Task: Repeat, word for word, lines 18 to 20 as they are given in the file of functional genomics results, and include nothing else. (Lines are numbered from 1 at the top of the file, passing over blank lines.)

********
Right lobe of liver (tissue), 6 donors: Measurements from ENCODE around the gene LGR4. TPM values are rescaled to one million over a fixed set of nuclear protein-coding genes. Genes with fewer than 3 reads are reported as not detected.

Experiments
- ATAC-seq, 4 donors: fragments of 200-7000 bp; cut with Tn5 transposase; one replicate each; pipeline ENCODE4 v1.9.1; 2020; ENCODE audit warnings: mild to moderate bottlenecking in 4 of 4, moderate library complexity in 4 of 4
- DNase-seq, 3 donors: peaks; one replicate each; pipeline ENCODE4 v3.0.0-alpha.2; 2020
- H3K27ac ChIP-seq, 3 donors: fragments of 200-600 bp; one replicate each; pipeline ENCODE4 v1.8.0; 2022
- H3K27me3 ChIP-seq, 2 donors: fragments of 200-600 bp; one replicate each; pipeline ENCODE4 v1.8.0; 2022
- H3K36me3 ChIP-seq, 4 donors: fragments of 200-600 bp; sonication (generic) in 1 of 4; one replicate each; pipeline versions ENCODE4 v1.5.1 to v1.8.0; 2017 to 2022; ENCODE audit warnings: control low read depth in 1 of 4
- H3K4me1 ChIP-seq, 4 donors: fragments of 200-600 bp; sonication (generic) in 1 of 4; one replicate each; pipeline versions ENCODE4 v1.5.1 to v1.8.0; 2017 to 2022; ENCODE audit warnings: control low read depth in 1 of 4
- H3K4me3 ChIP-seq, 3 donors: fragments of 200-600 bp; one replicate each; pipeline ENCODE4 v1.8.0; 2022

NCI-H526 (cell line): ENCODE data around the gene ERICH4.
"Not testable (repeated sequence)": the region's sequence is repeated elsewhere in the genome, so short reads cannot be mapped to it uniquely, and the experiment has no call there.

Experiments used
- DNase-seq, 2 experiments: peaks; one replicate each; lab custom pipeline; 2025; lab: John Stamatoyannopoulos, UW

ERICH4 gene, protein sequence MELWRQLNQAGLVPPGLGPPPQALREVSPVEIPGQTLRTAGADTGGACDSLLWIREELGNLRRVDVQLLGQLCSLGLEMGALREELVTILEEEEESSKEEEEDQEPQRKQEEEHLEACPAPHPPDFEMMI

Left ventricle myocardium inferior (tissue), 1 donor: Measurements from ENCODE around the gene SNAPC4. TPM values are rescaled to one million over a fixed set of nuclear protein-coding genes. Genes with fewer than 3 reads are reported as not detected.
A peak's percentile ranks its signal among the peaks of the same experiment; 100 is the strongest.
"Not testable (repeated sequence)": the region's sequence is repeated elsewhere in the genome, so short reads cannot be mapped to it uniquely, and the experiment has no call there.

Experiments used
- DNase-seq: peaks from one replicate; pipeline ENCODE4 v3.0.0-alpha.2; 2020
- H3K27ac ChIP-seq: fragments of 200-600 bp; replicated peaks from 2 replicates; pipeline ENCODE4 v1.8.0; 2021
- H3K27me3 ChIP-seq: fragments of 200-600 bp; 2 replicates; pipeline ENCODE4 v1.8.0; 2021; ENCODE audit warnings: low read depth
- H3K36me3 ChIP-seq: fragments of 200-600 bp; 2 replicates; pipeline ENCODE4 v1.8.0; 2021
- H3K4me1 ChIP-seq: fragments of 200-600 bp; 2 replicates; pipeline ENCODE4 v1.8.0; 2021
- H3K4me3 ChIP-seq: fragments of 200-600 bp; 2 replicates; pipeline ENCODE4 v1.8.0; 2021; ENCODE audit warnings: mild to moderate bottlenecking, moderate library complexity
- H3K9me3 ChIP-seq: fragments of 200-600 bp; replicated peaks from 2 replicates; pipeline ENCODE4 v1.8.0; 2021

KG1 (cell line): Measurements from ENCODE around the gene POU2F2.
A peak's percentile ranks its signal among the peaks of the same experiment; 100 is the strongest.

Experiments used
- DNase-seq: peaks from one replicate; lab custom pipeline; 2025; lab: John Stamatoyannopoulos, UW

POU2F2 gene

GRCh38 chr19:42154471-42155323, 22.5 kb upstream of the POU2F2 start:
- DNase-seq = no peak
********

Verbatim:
Experiments used
- DNase-seq: peaks from one replicate; pipeline ENCODE4 v3.0.0-alpha.2; 2020
- H3K27ac ChIP-seq: fragments of 200-600 bp; replicated peaks from 2 replicates; pipeline ENCODE4 v1.8.0; 2021